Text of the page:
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Performing equals advertising

February 1, 2016

An impromptu concert could be one of your best ways to advertise the band. It’s kind of like a flash mob, only with a bit more set up if you’re hauling a PA.  So make sure the time invested is worth the return.  Here’s what it might look like…

Bring the music to the masses

Remember that you are advertising here. You are going to want to get in front of the largest crowd possible for maximum impact.  You could time your performance around the lunch hour, or in conjunction with a major local event, or even set up shop in a large business district (just remember that noise ordinances might be in effect – even Red Rocks has to shut it done eventually).

Here are a few places that might welcome your music:

  • business courtyards
  • Civic Center Park…at lunch time
  • A university quad
  • outside your local library
  • a First Friday art walk
  • before/during/after a marathon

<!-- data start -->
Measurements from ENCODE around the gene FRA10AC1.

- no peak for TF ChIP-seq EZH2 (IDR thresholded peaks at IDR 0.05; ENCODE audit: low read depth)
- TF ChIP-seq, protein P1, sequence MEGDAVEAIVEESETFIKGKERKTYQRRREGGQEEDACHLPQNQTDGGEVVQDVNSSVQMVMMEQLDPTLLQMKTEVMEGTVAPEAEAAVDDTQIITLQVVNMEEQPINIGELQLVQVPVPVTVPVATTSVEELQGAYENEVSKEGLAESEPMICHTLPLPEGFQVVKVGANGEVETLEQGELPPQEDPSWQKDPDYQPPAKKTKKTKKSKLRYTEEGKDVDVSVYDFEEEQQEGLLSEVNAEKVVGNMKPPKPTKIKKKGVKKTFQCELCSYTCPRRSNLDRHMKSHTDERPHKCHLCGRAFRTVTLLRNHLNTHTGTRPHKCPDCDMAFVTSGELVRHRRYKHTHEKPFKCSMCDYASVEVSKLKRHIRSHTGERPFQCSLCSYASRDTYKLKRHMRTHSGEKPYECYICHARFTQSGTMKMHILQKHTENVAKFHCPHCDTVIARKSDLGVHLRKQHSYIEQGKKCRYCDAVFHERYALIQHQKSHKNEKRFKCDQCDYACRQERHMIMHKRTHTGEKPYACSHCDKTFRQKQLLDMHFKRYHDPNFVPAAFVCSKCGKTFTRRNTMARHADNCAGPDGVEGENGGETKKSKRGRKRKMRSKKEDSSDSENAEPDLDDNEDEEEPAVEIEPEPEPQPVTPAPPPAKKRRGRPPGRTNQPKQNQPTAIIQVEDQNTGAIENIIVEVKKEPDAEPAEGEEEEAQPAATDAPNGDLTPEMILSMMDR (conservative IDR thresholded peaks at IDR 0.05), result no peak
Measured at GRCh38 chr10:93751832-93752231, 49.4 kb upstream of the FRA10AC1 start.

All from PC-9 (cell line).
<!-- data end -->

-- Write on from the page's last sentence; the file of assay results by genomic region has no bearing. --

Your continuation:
Back in October, 2010, a California band attempted to block traffic on the 101 Freeway in LA; bad move…they had to plead no contest to felony conspiracy, misdemeanor charges of public nuisance and interfering with law enforcement – so think about the legal and safety implications before improvising. 


photo by Irfan Khan for the Los Angeles Times


Is it quality?

I’m going to type one sentence here: if you notice that your music tends to send people running, please consider practicing more, working things out at some open mics, etc. before inflicting your product on the general public.

Do you have a marketing plan?

All advertising has a purpose, which is usually to capture attention and then to set the stage for followup sales. What plans do you have in place to make the most of this effort?  For instance, do you have business cards, promo materials on your band, a method for capturing emails?  Those items should be present during these (and all) performances.

Do you have an offer? As in, do you know what you charge for your services?  Can you explain that to a person in the crowd in one sentence, or better yet, does your print collateral communicate that effectively?  And while you are at it, can you communicate what separates you from the competition?  Why hire your band?  What can the buyer expect?  What is your unique selling proposition?  Before you start playing out, take some time to answer those important questions…

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